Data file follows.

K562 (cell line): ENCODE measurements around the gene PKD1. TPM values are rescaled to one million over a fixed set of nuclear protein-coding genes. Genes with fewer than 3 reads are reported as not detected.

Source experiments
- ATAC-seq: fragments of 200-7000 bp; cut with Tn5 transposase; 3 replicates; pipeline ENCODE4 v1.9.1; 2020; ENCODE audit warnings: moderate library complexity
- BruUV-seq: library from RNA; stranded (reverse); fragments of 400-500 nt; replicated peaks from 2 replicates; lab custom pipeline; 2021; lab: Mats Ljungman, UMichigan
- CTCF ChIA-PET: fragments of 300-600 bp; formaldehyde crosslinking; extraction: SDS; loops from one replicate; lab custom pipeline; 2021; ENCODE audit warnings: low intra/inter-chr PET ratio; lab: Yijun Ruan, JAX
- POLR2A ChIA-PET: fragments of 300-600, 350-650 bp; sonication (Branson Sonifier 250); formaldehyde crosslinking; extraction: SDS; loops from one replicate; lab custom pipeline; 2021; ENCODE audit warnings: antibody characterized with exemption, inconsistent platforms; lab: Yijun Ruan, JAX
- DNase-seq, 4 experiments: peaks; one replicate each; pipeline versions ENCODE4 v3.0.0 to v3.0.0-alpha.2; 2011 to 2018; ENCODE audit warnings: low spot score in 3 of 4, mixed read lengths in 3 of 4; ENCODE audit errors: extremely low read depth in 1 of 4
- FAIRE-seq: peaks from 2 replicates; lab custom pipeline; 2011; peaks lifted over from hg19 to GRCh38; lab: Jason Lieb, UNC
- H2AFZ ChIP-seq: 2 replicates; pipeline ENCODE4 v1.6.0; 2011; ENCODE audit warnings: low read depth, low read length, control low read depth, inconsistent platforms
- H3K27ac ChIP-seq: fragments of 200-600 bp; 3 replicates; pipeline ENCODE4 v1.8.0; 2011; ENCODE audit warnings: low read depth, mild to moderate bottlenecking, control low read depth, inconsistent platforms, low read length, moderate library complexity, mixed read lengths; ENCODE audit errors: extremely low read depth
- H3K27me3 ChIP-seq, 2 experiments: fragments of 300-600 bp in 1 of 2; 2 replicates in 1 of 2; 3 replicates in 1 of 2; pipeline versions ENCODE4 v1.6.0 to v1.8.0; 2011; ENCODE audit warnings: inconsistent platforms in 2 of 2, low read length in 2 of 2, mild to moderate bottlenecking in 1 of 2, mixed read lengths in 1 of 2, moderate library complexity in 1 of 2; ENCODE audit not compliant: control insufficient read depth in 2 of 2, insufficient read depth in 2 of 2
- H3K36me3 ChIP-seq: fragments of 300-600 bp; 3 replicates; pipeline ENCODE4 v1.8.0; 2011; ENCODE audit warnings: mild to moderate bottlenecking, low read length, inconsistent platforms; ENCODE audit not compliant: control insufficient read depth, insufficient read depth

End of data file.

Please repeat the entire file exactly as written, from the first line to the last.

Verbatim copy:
K562 (cell line): ENCODE measurements around the gene PKD1. TPM values are rescaled to one million over a fixed set of nuclear protein-coding genes. Genes with fewer than 3 reads are reported as not detected.

Source experiments
- ATAC-seq: fragments of 200-7000 bp; cut with Tn5 transposase; 3 replicates; pipeline ENCODE4 v1.9.1; 2020; ENCODE audit warnings: moderate library complexity
- BruUV-seq: library from RNA; stranded (reverse); fragments of 400-500 nt; replicated peaks from 2 replicates; lab custom pipeline; 2021; lab: Mats Ljungman, UMichigan
- CTCF ChIA-PET: fragments of 300-600 bp; formaldehyde crosslinking; extraction: SDS; loops from one replicate; lab custom pipeline; 2021; ENCODE audit warnings: low intra/inter-chr PET ratio; lab: Yijun Ruan, JAX
- POLR2A ChIA-PET: fragments of 300-600, 350-650 bp; sonication (Branson Sonifier 250); formaldehyde crosslinking; extraction: SDS; loops from one replicate; lab custom pipeline; 2021; ENCODE audit warnings: antibody characterized with exemption, inconsistent platforms; lab: Yijun Ruan, JAX
- DNase-seq, 4 experiments: peaks; one replicate each; pipeline versions ENCODE4 v3.0.0 to v3.0.0-alpha.2; 2011 to 2018; ENCODE audit warnings: low spot score in 3 of 4, mixed read lengths in 3 of 4; ENCODE audit errors: extremely low read depth in 1 of 4
- FAIRE-seq: peaks from 2 replicates; lab custom pipeline; 2011; peaks lifted over from hg19 to GRCh38; lab: Jason Lieb, UNC
- H2AFZ ChIP-seq: 2 replicates; pipeline ENCODE4 v1.6.0; 2011; ENCODE audit warnings: low read depth, low read length, control low read depth, inconsistent platforms
- H3K27ac ChIP-seq: fragments of 200-600 bp; 3 replicates; pipeline ENCODE4 v1.8.0; 2011; ENCODE audit warnings: low read depth, mild to moderate bottlenecking, control low read depth, inconsistent platforms, low read length, moderate library complexity, mixed read lengths; ENCODE audit errors: extremely low read depth
- H3K27me3 ChIP-seq, 2 experiments: fragments of 300-600 bp in 1 of 2; 2 replicates in 1 of 2; 3 replicates in 1 of 2; pipeline versions ENCODE4 v1.6.0 to v1.8.0; 2011; ENCODE audit warnings: inconsistent platforms in 2 of 2, low read length in 2 of 2, mild to moderate bottlenecking in 1 of 2, mixed read lengths in 1 of 2, moderate library complexity in 1 of 2; ENCODE audit not compliant: control insufficient read depth in 2 of 2, insufficient read depth in 2 of 2
- H3K36me3 ChIP-seq: fragments of 300-600 bp; 3 replicates; pipeline ENCODE4 v1.8.0; 2011; ENCODE audit warnings: mild to moderate bottlenecking, low read length, inconsistent platforms; ENCODE audit not compliant: control insufficient read depth, insufficient read depth